To the many ways in which the career of Japanese auteur and action star Takeshi Kitano resembles that of Clint Eastwood, we can now add another: Both have made the increasingly obligatory geezer-comeback film. It was retired astronauts in Eastwood’s Space Cowboys; in Kitano’s Ryuzo and the Seven Henchmen, we get yakuza who hobble out onto not-so-mean-anymore streets attempting to regain their fearsome reputations. A bit sillier than it needs to be to earn the laughs it winds up getting, the likeable picture (which got a Japanese release in April) isn’t colorful enough to reach beyond the director’s established fan base here. Of those who follow Kitano, some will lament his small role onscreen.
Tatsuya Fuji (In the Realm of the Senses) is the star here, an old man who retains some Mifune-style cool despite now being dependent on his rule-following son for support. After being fooled by some small-potatoes scammers who are affiliated with a new breed of criminal (whose diversified crimes feel more like corporate strategy than mob rule), Fuji’s Ryuzo starts longing for the old days, when he and his buddies were feared throughout Tokyo. Hanging around old haunts with another retired criminal, Ryuzo decides to have a little reunion. Kitano has fun with the introduction of each character, showing stylish faux-vintage footage of each man’s vicious exploits before cutting to the withered or buffoonish oldster he has become. Too buffoonish, in some cases: Mac, for instance, is a Steve McQueen freak played with one-joke flakiness by Toru Shinagawa; the continual bumbling of Akira Nakao’s Mokichi makes sense only as a way of pushing the plot along.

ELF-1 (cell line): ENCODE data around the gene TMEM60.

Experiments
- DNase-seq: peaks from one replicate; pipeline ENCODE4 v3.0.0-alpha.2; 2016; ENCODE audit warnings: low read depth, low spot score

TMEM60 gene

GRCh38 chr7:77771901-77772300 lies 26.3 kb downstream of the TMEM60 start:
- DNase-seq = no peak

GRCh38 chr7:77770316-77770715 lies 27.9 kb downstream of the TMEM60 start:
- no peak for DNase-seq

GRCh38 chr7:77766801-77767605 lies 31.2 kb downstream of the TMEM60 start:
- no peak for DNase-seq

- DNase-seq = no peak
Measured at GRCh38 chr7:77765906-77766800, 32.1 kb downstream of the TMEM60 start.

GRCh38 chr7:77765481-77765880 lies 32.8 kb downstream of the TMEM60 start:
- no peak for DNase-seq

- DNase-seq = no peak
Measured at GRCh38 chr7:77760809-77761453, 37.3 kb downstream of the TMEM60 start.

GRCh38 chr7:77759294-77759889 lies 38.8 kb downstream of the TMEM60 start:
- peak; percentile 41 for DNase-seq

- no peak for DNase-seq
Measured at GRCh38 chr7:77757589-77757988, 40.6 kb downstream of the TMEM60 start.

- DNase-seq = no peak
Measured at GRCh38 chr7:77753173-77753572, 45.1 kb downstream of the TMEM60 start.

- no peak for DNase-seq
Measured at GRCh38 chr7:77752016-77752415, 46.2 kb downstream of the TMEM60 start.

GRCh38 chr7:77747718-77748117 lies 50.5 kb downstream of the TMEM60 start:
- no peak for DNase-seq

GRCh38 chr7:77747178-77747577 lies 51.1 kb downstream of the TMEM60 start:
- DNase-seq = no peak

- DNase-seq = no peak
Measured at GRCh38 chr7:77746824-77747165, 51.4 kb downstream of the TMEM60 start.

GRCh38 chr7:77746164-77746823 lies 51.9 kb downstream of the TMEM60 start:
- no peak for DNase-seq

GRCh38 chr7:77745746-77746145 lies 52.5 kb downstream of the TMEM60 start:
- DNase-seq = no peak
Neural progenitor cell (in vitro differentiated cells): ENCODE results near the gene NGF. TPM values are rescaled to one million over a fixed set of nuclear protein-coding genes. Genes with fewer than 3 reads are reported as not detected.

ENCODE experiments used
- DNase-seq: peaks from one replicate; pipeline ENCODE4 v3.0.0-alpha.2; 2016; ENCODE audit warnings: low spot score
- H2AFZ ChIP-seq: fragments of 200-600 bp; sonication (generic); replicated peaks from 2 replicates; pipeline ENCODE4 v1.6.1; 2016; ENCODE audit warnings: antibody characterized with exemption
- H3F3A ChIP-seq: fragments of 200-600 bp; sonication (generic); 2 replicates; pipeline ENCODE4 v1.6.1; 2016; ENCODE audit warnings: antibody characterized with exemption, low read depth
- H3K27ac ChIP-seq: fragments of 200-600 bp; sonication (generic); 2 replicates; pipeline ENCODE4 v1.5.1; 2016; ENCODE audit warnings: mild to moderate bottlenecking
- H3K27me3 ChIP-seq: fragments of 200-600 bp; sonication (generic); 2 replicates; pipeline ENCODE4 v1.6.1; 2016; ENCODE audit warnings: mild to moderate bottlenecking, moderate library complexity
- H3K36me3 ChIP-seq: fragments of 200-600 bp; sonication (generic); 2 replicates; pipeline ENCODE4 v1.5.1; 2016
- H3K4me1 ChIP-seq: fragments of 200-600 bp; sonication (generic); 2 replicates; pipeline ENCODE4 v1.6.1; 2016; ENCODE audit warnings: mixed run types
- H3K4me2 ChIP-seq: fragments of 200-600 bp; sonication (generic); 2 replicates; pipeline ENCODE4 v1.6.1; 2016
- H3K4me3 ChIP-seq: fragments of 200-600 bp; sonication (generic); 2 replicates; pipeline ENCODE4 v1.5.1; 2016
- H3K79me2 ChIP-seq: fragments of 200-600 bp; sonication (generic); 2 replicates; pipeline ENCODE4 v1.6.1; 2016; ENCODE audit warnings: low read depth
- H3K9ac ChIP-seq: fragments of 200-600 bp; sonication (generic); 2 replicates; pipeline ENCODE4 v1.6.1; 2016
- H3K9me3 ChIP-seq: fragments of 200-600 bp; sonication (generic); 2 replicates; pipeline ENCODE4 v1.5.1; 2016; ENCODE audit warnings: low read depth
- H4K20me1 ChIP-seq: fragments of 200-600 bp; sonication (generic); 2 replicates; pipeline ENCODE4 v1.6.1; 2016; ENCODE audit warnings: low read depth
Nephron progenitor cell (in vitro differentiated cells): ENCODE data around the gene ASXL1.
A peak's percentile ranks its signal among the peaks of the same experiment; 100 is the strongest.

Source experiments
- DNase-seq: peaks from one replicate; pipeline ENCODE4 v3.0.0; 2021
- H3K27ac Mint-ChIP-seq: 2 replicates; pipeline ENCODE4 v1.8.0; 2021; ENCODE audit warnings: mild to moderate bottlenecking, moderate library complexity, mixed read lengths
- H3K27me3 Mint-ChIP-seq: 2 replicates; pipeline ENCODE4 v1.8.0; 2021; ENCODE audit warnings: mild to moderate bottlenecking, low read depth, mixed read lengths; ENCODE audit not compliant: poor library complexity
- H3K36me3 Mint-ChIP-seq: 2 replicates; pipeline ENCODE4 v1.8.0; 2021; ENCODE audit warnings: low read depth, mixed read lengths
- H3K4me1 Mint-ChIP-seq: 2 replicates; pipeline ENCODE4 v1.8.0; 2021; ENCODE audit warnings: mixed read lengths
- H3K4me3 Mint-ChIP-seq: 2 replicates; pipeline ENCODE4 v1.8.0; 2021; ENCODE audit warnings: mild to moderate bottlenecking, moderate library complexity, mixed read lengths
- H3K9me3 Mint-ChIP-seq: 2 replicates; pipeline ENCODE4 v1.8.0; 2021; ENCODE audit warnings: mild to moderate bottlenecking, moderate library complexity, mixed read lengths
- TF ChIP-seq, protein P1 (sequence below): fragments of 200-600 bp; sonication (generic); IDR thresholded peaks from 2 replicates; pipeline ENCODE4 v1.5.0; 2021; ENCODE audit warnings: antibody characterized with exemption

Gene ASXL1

Subtitles:English, Hungarian, Spanish, Portugese